How Treadmills Can Predict Morality
We all know that the best way to live longer is through a healthy diet and consistent exercise, but did you know that there is a way to test your mortality?
There has been substantial evidence that a maximized fitness test can predict your mortality. For those of you unfamiliar with the test, it involves a participant performing on a treadmill at an incline that increases over time until the participant can no longer go on. Not only is this process time consuming, it’s also uncomfortable for the participant.
Is there a better way to predict mortality?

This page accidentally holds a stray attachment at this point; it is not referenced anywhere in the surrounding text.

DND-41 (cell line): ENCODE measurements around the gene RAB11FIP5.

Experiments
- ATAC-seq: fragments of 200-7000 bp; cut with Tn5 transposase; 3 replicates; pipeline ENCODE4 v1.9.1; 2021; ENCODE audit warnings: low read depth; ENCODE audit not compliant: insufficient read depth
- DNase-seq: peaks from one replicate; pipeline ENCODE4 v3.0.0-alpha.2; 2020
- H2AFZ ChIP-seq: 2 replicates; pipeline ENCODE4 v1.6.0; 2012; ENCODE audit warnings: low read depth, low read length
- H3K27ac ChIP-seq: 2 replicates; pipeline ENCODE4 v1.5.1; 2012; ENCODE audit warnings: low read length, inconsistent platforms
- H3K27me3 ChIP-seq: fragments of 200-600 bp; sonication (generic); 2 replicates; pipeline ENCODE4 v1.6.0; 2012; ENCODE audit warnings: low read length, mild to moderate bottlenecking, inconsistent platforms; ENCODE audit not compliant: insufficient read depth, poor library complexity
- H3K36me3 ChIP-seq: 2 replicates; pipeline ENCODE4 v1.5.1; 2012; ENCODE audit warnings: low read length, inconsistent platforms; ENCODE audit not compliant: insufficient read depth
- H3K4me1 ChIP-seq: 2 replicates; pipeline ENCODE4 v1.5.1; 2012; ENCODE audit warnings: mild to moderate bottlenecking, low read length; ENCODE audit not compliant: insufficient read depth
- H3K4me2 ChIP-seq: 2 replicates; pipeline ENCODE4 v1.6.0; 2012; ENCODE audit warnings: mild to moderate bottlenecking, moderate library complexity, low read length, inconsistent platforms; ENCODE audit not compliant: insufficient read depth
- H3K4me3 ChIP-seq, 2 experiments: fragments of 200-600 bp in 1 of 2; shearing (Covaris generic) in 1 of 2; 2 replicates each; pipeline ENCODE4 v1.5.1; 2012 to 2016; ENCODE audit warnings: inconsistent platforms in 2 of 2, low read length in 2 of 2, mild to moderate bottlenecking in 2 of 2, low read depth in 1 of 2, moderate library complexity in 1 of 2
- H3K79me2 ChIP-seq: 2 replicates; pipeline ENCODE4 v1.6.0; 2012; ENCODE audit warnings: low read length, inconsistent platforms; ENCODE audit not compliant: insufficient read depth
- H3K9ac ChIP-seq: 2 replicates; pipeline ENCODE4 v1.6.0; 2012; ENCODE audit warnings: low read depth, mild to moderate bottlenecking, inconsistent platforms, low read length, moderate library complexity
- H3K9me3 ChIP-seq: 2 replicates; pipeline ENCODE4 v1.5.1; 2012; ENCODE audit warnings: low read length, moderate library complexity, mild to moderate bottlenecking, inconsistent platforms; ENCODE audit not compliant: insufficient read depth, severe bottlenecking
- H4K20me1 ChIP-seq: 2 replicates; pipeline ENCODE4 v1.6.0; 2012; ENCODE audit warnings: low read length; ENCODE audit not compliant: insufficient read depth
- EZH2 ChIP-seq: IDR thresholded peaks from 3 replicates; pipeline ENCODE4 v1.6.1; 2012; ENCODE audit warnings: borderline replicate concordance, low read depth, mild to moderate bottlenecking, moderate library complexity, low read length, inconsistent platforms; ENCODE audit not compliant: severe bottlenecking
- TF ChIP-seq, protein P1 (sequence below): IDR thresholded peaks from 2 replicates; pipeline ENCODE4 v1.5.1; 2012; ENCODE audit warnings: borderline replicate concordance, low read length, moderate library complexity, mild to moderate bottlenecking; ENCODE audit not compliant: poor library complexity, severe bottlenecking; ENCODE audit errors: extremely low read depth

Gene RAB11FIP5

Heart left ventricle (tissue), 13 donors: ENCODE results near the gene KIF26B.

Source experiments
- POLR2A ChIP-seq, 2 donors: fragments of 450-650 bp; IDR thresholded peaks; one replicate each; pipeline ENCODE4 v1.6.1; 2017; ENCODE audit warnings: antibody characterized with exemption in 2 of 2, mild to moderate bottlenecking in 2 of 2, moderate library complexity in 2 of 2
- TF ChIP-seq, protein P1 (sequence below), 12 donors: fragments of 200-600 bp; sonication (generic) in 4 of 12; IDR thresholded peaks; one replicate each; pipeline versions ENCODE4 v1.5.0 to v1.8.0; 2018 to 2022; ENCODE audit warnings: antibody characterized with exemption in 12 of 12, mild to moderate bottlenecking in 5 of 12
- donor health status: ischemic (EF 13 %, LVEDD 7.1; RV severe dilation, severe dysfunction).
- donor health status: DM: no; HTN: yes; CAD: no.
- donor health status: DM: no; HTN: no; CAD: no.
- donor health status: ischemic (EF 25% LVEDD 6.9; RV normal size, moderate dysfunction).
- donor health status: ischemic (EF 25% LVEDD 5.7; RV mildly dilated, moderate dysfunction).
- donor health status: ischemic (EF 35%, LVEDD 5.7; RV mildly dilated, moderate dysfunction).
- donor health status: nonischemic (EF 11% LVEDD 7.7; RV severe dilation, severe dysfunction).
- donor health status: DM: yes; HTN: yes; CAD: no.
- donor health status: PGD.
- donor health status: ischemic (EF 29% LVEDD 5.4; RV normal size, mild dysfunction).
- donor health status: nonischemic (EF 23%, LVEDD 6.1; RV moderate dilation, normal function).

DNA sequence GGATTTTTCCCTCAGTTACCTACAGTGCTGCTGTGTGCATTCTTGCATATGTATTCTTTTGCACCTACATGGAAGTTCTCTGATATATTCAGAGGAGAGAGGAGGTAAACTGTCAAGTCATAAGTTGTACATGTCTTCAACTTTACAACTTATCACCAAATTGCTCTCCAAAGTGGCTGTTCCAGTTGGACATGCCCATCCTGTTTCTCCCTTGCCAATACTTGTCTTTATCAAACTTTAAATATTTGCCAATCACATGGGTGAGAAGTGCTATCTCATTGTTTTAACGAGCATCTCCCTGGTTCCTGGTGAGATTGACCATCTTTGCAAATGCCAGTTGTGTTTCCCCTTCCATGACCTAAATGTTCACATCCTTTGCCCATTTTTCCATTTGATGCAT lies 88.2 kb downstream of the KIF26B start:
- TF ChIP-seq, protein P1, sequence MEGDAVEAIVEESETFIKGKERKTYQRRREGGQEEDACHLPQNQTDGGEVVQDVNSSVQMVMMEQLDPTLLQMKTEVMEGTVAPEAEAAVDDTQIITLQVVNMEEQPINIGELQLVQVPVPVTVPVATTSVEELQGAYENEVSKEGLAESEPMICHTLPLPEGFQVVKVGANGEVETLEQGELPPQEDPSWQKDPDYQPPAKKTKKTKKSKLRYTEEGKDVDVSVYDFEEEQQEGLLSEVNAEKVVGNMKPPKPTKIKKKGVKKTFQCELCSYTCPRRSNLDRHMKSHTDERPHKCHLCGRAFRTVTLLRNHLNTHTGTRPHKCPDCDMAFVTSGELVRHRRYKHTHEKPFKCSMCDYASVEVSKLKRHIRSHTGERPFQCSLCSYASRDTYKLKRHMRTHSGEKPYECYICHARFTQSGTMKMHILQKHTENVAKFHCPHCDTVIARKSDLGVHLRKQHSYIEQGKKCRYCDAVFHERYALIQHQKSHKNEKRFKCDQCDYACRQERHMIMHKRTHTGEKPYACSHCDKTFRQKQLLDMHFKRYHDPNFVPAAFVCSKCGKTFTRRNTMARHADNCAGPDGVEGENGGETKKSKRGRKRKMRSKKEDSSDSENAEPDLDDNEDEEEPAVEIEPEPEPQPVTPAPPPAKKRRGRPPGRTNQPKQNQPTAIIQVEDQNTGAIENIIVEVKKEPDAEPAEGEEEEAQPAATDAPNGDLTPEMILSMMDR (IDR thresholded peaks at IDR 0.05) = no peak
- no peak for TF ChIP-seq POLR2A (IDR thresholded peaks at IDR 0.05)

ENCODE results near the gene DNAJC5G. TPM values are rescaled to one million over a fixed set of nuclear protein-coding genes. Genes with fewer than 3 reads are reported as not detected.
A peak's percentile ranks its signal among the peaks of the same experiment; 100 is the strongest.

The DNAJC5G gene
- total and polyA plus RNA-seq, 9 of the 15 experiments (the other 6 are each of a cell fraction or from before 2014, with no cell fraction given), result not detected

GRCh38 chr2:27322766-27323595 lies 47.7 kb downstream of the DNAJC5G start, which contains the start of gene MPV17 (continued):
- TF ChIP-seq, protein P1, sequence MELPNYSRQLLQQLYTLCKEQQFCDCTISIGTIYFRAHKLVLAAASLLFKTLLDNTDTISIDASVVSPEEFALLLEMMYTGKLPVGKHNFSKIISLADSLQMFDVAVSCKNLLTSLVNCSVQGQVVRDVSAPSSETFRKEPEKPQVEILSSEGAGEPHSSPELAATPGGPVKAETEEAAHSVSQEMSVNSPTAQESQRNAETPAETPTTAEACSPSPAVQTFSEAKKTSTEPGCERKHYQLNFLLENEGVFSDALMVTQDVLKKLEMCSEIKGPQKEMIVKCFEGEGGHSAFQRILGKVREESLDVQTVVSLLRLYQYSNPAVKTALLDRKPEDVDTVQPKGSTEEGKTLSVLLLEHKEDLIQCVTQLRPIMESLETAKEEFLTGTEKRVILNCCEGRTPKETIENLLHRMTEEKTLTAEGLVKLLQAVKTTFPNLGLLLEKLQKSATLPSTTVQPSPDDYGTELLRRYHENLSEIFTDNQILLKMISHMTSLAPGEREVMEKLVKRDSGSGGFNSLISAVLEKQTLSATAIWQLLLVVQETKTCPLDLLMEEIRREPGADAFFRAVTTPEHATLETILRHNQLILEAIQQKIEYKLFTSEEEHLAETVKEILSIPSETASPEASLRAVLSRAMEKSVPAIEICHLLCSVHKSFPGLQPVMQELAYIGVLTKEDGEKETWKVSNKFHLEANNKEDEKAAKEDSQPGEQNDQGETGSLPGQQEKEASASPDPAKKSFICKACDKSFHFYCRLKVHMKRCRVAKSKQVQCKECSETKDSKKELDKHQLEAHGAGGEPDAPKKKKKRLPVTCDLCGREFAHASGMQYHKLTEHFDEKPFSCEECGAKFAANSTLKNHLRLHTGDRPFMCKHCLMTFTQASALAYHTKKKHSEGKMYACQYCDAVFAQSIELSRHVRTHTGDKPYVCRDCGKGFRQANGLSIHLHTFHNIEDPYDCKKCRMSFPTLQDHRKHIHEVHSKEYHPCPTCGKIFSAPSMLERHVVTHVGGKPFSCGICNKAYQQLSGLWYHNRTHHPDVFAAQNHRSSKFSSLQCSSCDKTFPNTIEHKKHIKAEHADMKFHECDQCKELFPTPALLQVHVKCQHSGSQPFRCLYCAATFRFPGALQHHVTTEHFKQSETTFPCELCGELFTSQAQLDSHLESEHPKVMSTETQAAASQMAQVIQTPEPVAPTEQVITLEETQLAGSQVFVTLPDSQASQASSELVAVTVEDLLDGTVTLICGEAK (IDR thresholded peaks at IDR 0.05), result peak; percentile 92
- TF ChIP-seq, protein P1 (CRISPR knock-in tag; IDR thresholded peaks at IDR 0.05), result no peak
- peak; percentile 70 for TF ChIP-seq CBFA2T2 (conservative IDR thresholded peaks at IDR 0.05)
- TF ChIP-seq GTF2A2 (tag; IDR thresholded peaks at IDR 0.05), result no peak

Researcher Louise de Lannoy of Queen’s University developed a mortality test called the submaximized fitness test that can be done in 5 minutes on a treadmill. To prove the effectiveness of the test, she decided to test over 6,000 participants over the span of almost 3 decades.
During two separate sessions, Lannoy had participants go through her submaximized fitness test and checked their heart rate to see if their fitness level increased, decreased, or stayed stable.Her results showed that people with who had stable or increased cardiorespiratory fitness levels were less likely to die from several different causes.
When tested against the maximal fitness test, both made similar predictions about a participant’s mortality risk based on their cardiorespiratory fitness.